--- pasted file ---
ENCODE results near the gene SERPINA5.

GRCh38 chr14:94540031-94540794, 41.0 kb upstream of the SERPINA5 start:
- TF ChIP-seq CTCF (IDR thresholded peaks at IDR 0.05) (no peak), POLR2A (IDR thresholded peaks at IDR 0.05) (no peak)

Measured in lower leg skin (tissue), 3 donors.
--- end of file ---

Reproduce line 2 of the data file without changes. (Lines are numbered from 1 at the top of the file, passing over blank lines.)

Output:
GRCh38 chr14:94540031-94540794, 41.0 kb upstream of the SERPINA5 start: